In January 1950, the Soviet Union and the People’s Republic of China recognized the Democratic Republic of Vietnam as an independent government of Vietnam. Yet, the back of France in South Vietnam was noticed by non-communist nations. The French continued to support Bao Dai, as the legitimate of Vietnamese government. Besides, Korean War, which broke out in June 1950, prompted many policymakers in Washington that the spread of communism in Indochina was growing through the direction of the Soviet Union.
In July 1950, the Democratic Republic of Vietnam started to be supported by military advisors of People’s Republic of China (PRC). After that, the guerrilla force of Viet Minh was transformed into regular army with the support of PRC weapons, expertise, and laborers. During the year, the United States aided France in Indochina War. In September 1950, a Military Assistance & Advisory Group was created in South Vietnam to support the French. Previously, in late 1949, the U.S officially pledged to join French War in Vietnam against Viet Minh through a series of steps. In October 1949, the U.S. sent a delegation consisting of representatives of assembly and diplomats to Southeast Asia, and then to Saigon to judge the situation. On November 28, 1949, the Vietnamese government’s representative was invited to visit the U.S. Bao Dai appointed Buu Loc, the director of the governmental office of Bao Dai’s government to America. From July 1950 to January 1, 1951, the U.S supported France with nearly US$300 million of weapons and military facilities. In spite of the military arid from America, the French still worried about the intention of America in supporting the formation of independent Vietnamese nation which isolated from French Union. Thus, on June 16, 1952, Le Tourneau, the minister of French government in Indochina announced that the French received aids from America without the intervention of other nations’ armed forces. According to talks between France and America, the use of three tactical nuclear weapons was taken into consideration seriously by America whom was vague and contradictory. In 1954, 300 thousand of small arms had been supplied by the U.S, while US$1 billion had been spent in the French military effort. During this time, the United States was shouldering 80 percent of war cost in the region.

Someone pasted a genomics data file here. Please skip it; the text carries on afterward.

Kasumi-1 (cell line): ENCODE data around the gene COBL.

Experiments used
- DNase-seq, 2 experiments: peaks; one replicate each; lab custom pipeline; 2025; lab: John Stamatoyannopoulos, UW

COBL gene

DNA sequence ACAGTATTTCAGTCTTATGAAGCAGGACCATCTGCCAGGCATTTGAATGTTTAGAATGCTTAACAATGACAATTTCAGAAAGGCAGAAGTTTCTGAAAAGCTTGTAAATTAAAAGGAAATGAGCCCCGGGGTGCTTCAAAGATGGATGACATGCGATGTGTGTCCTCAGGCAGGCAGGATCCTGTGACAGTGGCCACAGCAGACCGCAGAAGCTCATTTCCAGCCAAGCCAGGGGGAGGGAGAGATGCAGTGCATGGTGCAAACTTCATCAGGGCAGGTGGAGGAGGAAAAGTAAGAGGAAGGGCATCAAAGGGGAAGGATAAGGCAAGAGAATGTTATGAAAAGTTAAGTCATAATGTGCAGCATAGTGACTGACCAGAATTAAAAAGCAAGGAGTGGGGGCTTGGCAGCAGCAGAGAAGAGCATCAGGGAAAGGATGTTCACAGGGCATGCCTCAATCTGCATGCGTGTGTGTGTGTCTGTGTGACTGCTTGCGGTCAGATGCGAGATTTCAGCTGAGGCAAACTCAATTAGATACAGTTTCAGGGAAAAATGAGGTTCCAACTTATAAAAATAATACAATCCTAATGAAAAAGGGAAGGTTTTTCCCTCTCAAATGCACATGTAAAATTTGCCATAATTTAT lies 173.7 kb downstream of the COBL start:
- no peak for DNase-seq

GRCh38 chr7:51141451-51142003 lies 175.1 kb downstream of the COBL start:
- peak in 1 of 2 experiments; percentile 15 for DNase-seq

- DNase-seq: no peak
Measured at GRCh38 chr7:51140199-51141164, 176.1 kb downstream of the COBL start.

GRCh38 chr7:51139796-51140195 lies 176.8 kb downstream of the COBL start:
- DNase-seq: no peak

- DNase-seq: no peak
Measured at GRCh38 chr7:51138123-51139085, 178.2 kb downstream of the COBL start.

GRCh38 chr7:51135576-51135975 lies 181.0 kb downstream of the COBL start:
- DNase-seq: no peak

Since 1950, by connecting with China’s border and receiving a huge military aid from China and the Soviet Union, the People's Army of Vietnam had grown with divisions of infantry and artillery regiments. In addition, the infantry had experienced on hitting battalion of French fortified –defense troops. The Command of Vietnam People's Army accessed Battle of Dien Bien Phu as an opportunity to destroy strongholds of France, creating a victory to put an end to prolonged resistance war. Therefore, the People’s Army of Vietnam accepted the challenge of the French to attack Dien Bien Phu. This is a strategic battle of the People’s Army of Vietnam led by Vo Nguyen Giap.